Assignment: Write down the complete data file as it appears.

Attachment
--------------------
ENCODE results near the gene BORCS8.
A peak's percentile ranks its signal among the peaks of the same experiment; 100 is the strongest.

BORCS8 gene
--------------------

ENCODE results near the gene BORCS8.
A peak's percentile ranks its signal among the peaks of the same experiment; 100 is the strongest.

BORCS8 gene